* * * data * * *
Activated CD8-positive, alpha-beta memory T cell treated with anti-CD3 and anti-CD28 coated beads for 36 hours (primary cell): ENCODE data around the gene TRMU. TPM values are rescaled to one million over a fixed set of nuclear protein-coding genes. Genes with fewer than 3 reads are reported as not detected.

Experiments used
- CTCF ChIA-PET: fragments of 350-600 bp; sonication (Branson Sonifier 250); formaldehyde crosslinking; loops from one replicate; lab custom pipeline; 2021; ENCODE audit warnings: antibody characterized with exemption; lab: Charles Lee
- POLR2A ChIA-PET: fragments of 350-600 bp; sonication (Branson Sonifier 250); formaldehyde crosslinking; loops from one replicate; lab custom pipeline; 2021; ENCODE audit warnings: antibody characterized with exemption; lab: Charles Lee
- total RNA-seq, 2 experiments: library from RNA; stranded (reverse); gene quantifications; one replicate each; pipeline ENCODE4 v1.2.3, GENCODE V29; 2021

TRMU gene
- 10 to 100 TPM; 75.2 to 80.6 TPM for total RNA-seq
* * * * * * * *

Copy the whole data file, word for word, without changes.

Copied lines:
Activated CD8-positive, alpha-beta memory T cell treated with anti-CD3 and anti-CD28 coated beads for 36 hours (primary cell): ENCODE data around the gene TRMU. TPM values are rescaled to one million over a fixed set of nuclear protein-coding genes. Genes with fewer than 3 reads are reported as not detected.

Experiments used
- CTCF ChIA-PET: fragments of 350-600 bp; sonication (Branson Sonifier 250); formaldehyde crosslinking; loops from one replicate; lab custom pipeline; 2021; ENCODE audit warnings: antibody characterized with exemption; lab: Charles Lee
- POLR2A ChIA-PET: fragments of 350-600 bp; sonication (Branson Sonifier 250); formaldehyde crosslinking; loops from one replicate; lab custom pipeline; 2021; ENCODE audit warnings: antibody characterized with exemption; lab: Charles Lee
- total RNA-seq, 2 experiments: library from RNA; stranded (reverse); gene quantifications; one replicate each; pipeline ENCODE4 v1.2.3, GENCODE V29; 2021

TRMU gene
- 10 to 100 TPM; 75.2 to 80.6 TPM for total RNA-seq